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Dec. 17, 2016, 2:33 p.m. -  Cam McRae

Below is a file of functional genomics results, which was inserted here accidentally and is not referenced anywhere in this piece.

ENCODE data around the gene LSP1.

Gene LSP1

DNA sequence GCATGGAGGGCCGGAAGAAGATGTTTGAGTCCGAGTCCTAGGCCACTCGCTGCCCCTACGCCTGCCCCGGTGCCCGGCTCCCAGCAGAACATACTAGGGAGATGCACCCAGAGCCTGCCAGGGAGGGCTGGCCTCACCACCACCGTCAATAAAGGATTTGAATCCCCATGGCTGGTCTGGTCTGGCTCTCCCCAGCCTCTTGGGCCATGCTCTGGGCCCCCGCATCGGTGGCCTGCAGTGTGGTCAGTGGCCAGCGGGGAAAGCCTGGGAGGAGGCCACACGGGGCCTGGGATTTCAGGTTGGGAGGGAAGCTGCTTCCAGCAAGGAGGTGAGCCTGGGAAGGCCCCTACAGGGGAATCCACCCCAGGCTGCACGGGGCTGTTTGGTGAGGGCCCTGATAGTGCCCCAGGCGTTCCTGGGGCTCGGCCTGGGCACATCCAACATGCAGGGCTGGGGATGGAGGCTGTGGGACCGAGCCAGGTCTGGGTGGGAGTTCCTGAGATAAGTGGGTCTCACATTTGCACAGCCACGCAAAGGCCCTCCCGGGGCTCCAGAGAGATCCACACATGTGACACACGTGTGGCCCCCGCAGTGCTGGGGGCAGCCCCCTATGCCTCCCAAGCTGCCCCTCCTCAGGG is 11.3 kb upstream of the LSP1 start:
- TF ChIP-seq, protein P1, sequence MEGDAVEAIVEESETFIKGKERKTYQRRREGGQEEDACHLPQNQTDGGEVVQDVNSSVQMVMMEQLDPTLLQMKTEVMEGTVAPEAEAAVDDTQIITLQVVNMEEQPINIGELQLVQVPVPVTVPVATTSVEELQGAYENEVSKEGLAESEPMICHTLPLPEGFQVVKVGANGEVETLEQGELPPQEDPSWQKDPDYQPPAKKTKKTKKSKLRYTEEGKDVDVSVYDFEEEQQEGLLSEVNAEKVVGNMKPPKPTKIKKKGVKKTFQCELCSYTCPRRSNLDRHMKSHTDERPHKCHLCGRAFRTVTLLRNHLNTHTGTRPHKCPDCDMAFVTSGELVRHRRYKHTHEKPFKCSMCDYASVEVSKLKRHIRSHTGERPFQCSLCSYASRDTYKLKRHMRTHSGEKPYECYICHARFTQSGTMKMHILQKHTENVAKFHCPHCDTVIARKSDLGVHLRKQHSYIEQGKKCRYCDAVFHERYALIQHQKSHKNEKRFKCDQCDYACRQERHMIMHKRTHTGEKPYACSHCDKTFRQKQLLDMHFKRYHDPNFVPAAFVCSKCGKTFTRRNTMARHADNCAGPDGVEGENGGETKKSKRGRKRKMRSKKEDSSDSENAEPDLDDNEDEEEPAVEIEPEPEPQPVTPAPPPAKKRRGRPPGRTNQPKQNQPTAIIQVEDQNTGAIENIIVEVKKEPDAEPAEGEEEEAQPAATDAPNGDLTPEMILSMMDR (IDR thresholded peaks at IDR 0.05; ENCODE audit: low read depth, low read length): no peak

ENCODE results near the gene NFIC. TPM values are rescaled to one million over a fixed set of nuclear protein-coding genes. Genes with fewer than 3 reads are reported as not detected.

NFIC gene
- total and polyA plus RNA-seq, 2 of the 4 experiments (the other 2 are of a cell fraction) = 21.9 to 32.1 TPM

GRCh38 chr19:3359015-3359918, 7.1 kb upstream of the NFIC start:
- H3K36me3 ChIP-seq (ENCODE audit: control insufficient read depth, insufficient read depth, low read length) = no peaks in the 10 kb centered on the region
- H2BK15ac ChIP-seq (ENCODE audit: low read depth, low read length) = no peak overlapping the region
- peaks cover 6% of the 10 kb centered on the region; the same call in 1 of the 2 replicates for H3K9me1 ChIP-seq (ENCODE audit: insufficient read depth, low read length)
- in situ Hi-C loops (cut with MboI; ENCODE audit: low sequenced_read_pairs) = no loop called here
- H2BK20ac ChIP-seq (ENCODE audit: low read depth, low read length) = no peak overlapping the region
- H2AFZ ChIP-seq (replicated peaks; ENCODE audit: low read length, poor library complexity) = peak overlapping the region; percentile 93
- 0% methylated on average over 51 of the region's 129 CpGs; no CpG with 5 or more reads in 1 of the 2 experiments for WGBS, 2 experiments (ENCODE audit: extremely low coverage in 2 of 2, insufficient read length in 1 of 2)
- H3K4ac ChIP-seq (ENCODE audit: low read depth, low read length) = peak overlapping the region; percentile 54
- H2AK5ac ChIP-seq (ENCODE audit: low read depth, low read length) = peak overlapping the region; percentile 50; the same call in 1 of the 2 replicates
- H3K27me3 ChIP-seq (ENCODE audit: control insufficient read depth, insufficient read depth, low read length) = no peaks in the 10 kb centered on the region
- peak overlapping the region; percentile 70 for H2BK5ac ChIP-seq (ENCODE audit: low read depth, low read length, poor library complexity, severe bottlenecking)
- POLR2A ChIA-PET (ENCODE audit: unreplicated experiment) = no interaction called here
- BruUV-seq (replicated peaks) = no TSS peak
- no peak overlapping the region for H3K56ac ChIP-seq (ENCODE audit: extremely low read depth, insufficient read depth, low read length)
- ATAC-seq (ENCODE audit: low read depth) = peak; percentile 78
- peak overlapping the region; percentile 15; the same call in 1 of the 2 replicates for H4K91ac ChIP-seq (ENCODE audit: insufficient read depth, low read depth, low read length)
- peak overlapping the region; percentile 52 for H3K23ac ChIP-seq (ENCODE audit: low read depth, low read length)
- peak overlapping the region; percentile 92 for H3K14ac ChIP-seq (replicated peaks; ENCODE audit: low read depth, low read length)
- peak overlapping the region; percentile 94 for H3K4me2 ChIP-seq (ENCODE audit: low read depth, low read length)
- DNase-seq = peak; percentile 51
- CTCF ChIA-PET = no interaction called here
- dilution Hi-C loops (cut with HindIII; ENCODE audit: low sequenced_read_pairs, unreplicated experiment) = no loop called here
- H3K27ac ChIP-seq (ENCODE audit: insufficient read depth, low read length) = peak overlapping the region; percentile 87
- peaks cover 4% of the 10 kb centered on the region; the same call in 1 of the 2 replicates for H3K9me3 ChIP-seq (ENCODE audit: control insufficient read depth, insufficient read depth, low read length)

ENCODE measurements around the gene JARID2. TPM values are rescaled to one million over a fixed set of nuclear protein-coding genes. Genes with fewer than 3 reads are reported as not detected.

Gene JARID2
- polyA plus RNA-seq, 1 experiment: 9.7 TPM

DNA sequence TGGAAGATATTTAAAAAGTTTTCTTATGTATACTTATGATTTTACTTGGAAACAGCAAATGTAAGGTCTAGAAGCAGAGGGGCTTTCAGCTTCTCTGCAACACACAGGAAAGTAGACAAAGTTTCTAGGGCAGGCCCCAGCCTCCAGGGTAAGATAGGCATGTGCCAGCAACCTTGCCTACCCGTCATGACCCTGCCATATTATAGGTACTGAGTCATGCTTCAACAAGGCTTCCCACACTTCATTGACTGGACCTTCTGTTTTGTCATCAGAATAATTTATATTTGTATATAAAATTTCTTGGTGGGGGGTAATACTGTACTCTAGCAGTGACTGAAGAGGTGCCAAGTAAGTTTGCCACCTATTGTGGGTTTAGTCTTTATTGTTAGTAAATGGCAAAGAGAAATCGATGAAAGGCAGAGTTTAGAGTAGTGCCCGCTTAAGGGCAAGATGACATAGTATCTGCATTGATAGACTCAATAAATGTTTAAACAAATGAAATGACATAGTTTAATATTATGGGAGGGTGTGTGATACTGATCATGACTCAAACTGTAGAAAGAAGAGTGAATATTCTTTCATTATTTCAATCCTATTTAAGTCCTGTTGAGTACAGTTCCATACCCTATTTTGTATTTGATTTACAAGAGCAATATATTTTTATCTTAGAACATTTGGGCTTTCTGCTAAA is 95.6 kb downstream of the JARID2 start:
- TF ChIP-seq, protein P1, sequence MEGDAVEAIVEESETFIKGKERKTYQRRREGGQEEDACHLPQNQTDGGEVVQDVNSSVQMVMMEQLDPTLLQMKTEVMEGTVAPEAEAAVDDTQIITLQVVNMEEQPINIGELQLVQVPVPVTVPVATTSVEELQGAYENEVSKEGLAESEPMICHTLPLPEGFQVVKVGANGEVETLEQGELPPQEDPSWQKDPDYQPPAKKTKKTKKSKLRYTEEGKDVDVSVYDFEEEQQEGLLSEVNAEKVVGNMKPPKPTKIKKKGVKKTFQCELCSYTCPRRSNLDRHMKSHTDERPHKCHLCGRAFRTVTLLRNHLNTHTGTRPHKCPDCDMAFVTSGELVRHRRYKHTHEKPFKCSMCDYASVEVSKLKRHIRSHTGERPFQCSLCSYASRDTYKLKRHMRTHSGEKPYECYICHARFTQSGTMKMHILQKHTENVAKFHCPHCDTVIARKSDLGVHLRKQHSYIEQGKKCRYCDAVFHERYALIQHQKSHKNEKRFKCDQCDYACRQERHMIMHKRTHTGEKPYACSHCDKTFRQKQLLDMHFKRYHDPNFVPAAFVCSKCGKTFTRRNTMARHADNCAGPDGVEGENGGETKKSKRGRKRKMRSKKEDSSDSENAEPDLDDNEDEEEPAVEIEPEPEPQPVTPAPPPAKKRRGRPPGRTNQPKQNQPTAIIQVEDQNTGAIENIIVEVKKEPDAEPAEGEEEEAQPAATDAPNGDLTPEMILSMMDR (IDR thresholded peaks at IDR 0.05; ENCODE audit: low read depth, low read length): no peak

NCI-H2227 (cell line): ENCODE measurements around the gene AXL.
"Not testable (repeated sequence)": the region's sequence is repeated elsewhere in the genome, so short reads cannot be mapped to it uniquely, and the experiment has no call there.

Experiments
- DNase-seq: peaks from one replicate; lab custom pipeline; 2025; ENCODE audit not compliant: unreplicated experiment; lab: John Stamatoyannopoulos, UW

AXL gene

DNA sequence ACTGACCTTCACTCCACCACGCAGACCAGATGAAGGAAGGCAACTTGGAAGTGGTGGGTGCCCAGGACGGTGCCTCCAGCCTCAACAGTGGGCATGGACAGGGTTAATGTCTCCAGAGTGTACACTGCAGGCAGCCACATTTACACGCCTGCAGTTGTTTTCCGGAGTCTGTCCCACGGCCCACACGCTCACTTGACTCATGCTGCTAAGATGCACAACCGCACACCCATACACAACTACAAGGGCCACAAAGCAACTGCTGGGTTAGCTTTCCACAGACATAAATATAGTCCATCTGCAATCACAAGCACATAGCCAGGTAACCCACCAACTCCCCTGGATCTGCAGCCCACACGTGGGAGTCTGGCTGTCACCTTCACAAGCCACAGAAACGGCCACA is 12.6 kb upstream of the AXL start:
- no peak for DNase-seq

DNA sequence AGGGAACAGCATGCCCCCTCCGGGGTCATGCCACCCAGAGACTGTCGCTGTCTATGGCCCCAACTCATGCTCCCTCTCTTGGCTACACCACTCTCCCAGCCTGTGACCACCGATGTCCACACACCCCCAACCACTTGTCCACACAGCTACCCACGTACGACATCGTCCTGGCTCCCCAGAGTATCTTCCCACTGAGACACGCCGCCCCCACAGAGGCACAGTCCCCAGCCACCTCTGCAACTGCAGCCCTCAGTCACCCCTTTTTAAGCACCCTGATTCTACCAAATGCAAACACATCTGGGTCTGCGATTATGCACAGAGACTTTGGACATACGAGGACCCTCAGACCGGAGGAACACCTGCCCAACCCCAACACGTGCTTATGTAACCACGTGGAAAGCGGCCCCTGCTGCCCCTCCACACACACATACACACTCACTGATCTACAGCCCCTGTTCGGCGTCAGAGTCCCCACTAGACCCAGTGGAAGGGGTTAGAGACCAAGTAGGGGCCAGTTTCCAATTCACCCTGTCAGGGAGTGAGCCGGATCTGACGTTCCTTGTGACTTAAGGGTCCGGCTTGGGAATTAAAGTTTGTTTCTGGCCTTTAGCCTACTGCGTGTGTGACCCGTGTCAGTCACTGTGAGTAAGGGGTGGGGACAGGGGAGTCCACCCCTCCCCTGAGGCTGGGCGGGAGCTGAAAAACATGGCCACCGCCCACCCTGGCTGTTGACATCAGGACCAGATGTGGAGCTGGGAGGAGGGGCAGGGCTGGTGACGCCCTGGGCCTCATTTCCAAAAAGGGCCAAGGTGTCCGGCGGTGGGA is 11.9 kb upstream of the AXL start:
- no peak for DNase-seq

#!markdown A Preliminary Response from Specialized (more to come) Marketing versus Advocacy is not an either or proposition; both components are equally critical. The biggest difference is that our marketing efforts are extremely visible (that is how marketing works…), however, the work we do on the advocacy side is not nearly as visible to the average rider. We appreciate the opportunity to talk about this because we’ve struggled to come up with ways to let riders know about the work we do without boring them to death. It’s easy to get people to watch a video of the Coastal Boys or Matty Hunter shredding some trail but it’s not nearly as easy to get the word out about things like sending our people to speak at IMBA summits, rallying our staff and athletes to do trail work days, participating with organizations like the BPSA to ensure a sustainable future for all types of cycling, etc. As critical is all that stuff is, it just isn’t very sexy. A company of our size and position in the industry has a huge responsibility to be stewards of the cycling community, and it would be incredibly near- sighted of us to aggressively market pedal-assist bikes without simultaneously doing the work to ensure long-term sustainability. What good would it do us to make a bunch of money over the next year or so selling pedal-assist bikes if it meant jeopardizing access for all bikes, thereby negatively impacting future sales? To prevent that sort of thing from happening, we are actively involved in many facets of trail access and advocacy – some of our efforts are specific to pedal-assist but many apply to cycling as a whole. We have been big supporters of IMBA for many, many years and have heavily funded and worked closely with them. We are also part of the BPSA, leading the charge towards a sustainable future for the bicycle industry, doing a lot of work with them specific to the challenges of pedal-assist. We have also undertaken a massive effort to educate our retailer network in regard to making sure their customers are clear on where these types of bikes can be ridden legally, as well as providing tools for our retailers to work with local land management agencies on safe and responsible solutions. Another organization we support is People For Bikes, they do amazing work that benefits us all. We strongly believe there is a place in our community for all types of riders and all types of bikes, and we are doing everything within our power to ensure that vision remains a reality for a long time to come. – Sean Estes This was also posted below the article. I still have specific questions for Specialized that I hope to address directly with them.

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